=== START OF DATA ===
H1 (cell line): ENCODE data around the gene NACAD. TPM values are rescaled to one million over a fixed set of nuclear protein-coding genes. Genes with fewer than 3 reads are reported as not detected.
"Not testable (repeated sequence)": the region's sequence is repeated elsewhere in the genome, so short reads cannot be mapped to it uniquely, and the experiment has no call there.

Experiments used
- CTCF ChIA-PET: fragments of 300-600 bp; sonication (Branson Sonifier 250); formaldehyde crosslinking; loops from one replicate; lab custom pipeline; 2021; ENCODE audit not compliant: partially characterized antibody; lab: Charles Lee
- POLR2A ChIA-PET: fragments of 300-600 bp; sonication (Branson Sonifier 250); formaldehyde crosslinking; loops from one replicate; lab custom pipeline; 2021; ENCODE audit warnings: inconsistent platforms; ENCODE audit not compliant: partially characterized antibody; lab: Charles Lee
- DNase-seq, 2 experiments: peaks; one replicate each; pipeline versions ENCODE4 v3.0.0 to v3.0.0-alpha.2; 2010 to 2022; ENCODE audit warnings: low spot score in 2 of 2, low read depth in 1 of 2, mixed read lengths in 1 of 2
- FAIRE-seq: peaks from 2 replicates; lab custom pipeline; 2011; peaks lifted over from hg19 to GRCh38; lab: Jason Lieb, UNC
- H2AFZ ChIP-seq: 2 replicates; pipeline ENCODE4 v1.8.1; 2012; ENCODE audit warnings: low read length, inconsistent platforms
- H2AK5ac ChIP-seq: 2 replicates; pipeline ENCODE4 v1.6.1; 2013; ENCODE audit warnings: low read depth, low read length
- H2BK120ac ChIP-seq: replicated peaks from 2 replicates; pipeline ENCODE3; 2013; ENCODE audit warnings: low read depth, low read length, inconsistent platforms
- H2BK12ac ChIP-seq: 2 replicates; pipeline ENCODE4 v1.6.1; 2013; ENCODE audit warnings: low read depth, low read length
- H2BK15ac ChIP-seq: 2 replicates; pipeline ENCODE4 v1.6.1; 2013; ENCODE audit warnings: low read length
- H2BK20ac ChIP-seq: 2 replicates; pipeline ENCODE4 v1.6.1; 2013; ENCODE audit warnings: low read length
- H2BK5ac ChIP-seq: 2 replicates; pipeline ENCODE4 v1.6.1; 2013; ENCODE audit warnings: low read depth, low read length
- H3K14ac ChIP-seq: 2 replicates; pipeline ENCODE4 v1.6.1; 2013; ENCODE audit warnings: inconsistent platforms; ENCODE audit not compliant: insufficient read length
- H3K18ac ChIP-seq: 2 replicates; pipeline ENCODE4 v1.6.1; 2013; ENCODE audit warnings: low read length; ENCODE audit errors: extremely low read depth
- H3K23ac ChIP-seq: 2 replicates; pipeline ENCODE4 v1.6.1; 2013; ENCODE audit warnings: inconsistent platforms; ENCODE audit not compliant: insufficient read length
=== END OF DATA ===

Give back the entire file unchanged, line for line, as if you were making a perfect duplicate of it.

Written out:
H1 (cell line): ENCODE data around the gene NACAD. TPM values are rescaled to one million over a fixed set of nuclear protein-coding genes. Genes with fewer than 3 reads are reported as not detected.
"Not testable (repeated sequence)": the region's sequence is repeated elsewhere in the genome, so short reads cannot be mapped to it uniquely, and the experiment has no call there.

Experiments used
- CTCF ChIA-PET: fragments of 300-600 bp; sonication (Branson Sonifier 250); formaldehyde crosslinking; loops from one replicate; lab custom pipeline; 2021; ENCODE audit not compliant: partially characterized antibody; lab: Charles Lee
- POLR2A ChIA-PET: fragments of 300-600 bp; sonication (Branson Sonifier 250); formaldehyde crosslinking; loops from one replicate; lab custom pipeline; 2021; ENCODE audit warnings: inconsistent platforms; ENCODE audit not compliant: partially characterized antibody; lab: Charles Lee
- DNase-seq, 2 experiments: peaks; one replicate each; pipeline versions ENCODE4 v3.0.0 to v3.0.0-alpha.2; 2010 to 2022; ENCODE audit warnings: low spot score in 2 of 2, low read depth in 1 of 2, mixed read lengths in 1 of 2
- FAIRE-seq: peaks from 2 replicates; lab custom pipeline; 2011; peaks lifted over from hg19 to GRCh38; lab: Jason Lieb, UNC
- H2AFZ ChIP-seq: 2 replicates; pipeline ENCODE4 v1.8.1; 2012; ENCODE audit warnings: low read length, inconsistent platforms
- H2AK5ac ChIP-seq: 2 replicates; pipeline ENCODE4 v1.6.1; 2013; ENCODE audit warnings: low read depth, low read length
- H2BK120ac ChIP-seq: replicated peaks from 2 replicates; pipeline ENCODE3; 2013; ENCODE audit warnings: low read depth, low read length, inconsistent platforms
- H2BK12ac ChIP-seq: 2 replicates; pipeline ENCODE4 v1.6.1; 2013; ENCODE audit warnings: low read depth, low read length
- H2BK15ac ChIP-seq: 2 replicates; pipeline ENCODE4 v1.6.1; 2013; ENCODE audit warnings: low read length
- H2BK20ac ChIP-seq: 2 replicates; pipeline ENCODE4 v1.6.1; 2013; ENCODE audit warnings: low read length
- H2BK5ac ChIP-seq: 2 replicates; pipeline ENCODE4 v1.6.1; 2013; ENCODE audit warnings: low read depth, low read length
- H3K14ac ChIP-seq: 2 replicates; pipeline ENCODE4 v1.6.1; 2013; ENCODE audit warnings: inconsistent platforms; ENCODE audit not compliant: insufficient read length
- H3K18ac ChIP-seq: 2 replicates; pipeline ENCODE4 v1.6.1; 2013; ENCODE audit warnings: low read length; ENCODE audit errors: extremely low read depth
- H3K23ac ChIP-seq: 2 replicates; pipeline ENCODE4 v1.6.1; 2013; ENCODE audit warnings: inconsistent platforms; ENCODE audit not compliant: insufficient read length